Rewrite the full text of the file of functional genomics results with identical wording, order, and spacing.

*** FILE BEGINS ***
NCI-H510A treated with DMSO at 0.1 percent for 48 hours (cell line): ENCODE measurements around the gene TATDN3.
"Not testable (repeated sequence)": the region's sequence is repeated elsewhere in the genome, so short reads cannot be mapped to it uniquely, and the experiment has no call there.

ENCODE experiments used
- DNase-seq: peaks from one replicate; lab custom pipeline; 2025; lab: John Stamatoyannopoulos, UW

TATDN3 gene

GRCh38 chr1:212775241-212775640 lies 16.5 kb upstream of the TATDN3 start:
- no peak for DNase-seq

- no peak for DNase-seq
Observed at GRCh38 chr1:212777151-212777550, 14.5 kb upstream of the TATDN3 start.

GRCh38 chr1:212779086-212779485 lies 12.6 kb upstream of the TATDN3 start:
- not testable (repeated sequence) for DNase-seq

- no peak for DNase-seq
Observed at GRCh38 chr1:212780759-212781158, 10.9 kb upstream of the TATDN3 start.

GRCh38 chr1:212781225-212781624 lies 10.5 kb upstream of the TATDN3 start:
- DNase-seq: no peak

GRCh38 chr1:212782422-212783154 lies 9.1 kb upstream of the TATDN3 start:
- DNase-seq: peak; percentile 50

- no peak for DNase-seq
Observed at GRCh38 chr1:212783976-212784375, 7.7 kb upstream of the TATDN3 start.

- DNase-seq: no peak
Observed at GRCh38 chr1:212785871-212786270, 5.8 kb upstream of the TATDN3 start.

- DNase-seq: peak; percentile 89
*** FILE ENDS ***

NCI-H510A treated with DMSO at 0.1 percent for 48 hours (cell line): ENCODE measurements around the gene TATDN3.
"Not testable (repeated sequence)": the region's sequence is repeated elsewhere in the genome, so short reads cannot be mapped to it uniquely, and the experiment has no call there.

ENCODE experiments used
- DNase-seq: peaks from one replicate; lab custom pipeline; 2025; lab: John Stamatoyannopoulos, UW

TATDN3 gene

GRCh38 chr1:212775241-212775640 lies 16.5 kb upstream of the TATDN3 start:
- no peak for DNase-seq

- no peak for DNase-seq
Observed at GRCh38 chr1:212777151-212777550, 14.5 kb upstream of the TATDN3 start.

GRCh38 chr1:212779086-212779485 lies 12.6 kb upstream of the TATDN3 start:
- not testable (repeated sequence) for DNase-seq

- no peak for DNase-seq
Observed at GRCh38 chr1:212780759-212781158, 10.9 kb upstream of the TATDN3 start.

GRCh38 chr1:212781225-212781624 lies 10.5 kb upstream of the TATDN3 start:
- DNase-seq: no peak

GRCh38 chr1:212782422-212783154 lies 9.1 kb upstream of the TATDN3 start:
- DNase-seq: peak; percentile 50

- no peak for DNase-seq
Observed at GRCh38 chr1:212783976-212784375, 7.7 kb upstream of the TATDN3 start.

- DNase-seq: no peak
Observed at GRCh38 chr1:212785871-212786270, 5.8 kb upstream of the TATDN3 start.

- DNase-seq: peak; percentile 89